Sadly, 55 percent of new businesses fail within the first five years. At times this can be due to unexpected causes such as radical technology, market shifts, or changing regulations. But even in these cases, failure could have been prevented by careful planning.
Here are five common reasons that businesses fail.
1. Lack of Knowledge
Many businesses fail through insufficient knowledge. A great idea isn’t enough, even if it’s backed with drive and ambition. There’s no guarantee for your success, but some entrepreneurs will start over-spending as if there was. Smart entrepreneurs recognize that there is always something to be gained through study and analysis.
Monitor your customers, your competitors, your supply chain, and even your own processes and staff. Only with the right information can you make ongoing improvements. Gather feedback, establish measurable performance metrics, and take classes or seminars if you need to, but always expand your knowledge.
2. Short-Term Thinking
Many new businesses are cash-strapped. The owners are focused on immediate revenue, so they put emphasis on driving sales in hopes of generating more profit. If you’re always focused on accruing and spending cash, you’re in survival mode.
It’s better to plan out your long-term strategy step-by-step and focus on reaching short-term goals one at a time. Consider long-term assets like technology and employee training. Constantly look at maximizing your work space through eliminating waste, more efficient organization, and better storage solutions. The cost savings and improved productivity will boost profit margins every day that you’re in operation. If you work at home, maximize your living space so you can maximize your working space.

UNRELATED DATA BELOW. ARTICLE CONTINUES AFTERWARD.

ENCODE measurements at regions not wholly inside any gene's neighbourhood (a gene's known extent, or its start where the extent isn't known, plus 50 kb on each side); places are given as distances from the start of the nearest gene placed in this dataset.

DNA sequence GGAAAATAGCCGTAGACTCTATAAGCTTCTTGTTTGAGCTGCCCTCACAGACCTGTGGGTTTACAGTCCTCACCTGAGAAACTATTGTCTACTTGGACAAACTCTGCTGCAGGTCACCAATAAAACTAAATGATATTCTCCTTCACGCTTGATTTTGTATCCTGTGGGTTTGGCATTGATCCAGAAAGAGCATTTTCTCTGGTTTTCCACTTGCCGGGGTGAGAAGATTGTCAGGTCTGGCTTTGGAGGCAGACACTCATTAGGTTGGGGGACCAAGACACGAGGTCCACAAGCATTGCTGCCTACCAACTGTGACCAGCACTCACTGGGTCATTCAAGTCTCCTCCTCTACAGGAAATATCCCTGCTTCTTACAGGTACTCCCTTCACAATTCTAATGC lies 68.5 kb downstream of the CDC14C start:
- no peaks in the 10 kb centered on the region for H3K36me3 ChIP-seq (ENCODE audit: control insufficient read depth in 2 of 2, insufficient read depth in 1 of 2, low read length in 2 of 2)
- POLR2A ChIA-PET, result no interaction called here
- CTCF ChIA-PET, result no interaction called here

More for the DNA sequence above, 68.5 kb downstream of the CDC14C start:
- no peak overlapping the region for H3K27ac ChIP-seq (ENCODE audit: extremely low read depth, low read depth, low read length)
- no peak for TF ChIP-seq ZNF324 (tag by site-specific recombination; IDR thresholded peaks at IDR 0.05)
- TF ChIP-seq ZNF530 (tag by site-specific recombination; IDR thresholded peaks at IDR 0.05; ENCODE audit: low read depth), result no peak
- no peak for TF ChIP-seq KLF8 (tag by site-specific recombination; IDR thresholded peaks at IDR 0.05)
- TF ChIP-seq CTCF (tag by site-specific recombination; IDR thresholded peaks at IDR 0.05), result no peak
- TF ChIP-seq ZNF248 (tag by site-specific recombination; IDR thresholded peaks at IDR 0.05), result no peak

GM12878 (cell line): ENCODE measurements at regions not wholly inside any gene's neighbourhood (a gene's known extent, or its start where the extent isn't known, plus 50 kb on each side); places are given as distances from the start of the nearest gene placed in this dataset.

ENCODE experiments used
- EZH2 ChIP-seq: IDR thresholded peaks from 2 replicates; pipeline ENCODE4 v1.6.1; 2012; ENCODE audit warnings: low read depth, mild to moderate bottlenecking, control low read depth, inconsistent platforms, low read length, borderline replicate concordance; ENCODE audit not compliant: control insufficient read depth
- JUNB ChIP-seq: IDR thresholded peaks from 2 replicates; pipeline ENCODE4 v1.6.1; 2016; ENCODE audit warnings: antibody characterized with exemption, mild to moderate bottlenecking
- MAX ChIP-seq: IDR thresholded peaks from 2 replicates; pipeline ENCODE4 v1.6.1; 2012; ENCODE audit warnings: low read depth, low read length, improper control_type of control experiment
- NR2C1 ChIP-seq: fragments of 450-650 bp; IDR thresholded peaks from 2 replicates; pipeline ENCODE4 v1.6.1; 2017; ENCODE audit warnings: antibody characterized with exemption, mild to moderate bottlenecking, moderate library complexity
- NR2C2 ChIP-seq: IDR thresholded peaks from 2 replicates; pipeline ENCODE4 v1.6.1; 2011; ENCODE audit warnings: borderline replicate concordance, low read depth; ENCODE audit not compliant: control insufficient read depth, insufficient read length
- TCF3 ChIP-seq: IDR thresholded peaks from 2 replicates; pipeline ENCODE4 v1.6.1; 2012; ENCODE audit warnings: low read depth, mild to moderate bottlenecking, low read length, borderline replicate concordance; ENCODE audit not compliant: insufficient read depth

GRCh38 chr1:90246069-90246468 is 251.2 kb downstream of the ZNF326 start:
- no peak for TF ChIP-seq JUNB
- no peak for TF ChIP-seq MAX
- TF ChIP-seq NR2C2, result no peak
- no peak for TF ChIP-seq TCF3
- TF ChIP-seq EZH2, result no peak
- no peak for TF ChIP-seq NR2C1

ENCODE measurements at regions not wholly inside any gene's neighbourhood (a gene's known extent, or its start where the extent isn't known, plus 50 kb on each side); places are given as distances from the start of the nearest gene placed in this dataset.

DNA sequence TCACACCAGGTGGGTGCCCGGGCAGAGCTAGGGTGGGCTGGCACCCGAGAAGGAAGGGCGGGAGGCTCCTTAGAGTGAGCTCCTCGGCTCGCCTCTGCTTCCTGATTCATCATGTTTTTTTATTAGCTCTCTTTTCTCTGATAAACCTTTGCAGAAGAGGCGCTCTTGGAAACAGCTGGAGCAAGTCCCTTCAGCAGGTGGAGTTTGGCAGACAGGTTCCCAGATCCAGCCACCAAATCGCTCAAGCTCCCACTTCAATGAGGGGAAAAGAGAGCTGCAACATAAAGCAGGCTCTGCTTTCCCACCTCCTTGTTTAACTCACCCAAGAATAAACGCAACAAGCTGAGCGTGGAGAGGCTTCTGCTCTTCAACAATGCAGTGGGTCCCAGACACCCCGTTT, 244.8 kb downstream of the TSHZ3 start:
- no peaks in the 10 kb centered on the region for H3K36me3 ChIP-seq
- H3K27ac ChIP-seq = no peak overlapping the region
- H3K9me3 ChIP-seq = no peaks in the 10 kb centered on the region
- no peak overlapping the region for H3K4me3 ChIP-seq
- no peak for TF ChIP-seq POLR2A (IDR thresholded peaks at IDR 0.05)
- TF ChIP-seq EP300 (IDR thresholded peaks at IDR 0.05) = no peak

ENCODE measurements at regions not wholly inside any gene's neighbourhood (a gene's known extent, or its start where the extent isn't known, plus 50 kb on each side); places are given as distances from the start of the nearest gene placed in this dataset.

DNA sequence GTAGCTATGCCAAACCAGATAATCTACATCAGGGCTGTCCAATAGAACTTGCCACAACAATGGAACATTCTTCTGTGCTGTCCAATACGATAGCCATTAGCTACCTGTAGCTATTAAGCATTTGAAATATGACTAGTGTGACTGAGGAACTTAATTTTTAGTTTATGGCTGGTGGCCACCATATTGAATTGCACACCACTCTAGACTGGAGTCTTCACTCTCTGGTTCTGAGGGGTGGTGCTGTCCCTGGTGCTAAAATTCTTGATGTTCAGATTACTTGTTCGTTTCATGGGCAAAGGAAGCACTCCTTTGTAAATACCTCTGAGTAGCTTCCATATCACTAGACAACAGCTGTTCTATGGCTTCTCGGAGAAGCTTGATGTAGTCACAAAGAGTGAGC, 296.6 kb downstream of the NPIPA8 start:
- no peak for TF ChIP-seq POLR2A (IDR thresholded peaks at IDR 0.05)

3. Spread Too Thin
You may be talented, but nobody is an expert at everything. Good leaders are the ones who can effectively build and leverage strong teams. Ego can play a part, but try to control the tendency to assert your authority.
For instance, if you hire an experienced expert in social media marketing, don’t assume your own instincts are better. If you feel like you’re in crisis management mode every day, stop and ask yourself if you aren’t part of the problem. If you respect your team’s talents, they’ll respect yours.
4. Bad Use of Capital
Good money management is critical. Even in times of high cash flow, where and how it’s used is critical. Don’t spend $10,000 on the latest telephony system if you’re already falling behind on your utility bills. You’re going to miss out on many opportunities if you don’t have the cash on hand to take advantage.
Every spending option should be evaluated and prioritized in terms of the relative risks and rewards. At times, landing a big new client may be more important than buying a new server. Even if you don’t have the cash, there are ways to get it. Also assess the risks and rewards of borrowing funds for the things you really need.
5. It’s All About You
Don’t let yourself get into the habit of thinking that your interests are the only ones that matter. If you went into business primarily to buy a Maserati or a big new house, consider that the money is coming out of your business profits. Your employees are also expecting some incentives, or they won’t be around for long.
If you’re focused on getting every deal worked out to your own maximum profit, partners, investors, and vendors may feel they’re getting cheated. They won’t be around long, either. You can expect more conflicts, poor service, and perhaps no service at all. Reward those who serve you well.
Instead of being focused on maximum profits and fast growth, the first five years should be devoted to developing a framework that will support you for the next 20 or 30 years.
Author: Anica Oaks is a professional content and copywriter from San Francisco, California. She loves dogs, the ocean, and anything outdoor-related. She was raised in a big family, so she’s used to putting things to a vote. Also, cartwheels are her specialty. You can connect with Anica here. If you are looking to maximize your living space and working space for your home business, Anica suggests you check out ExtraSpace Storage.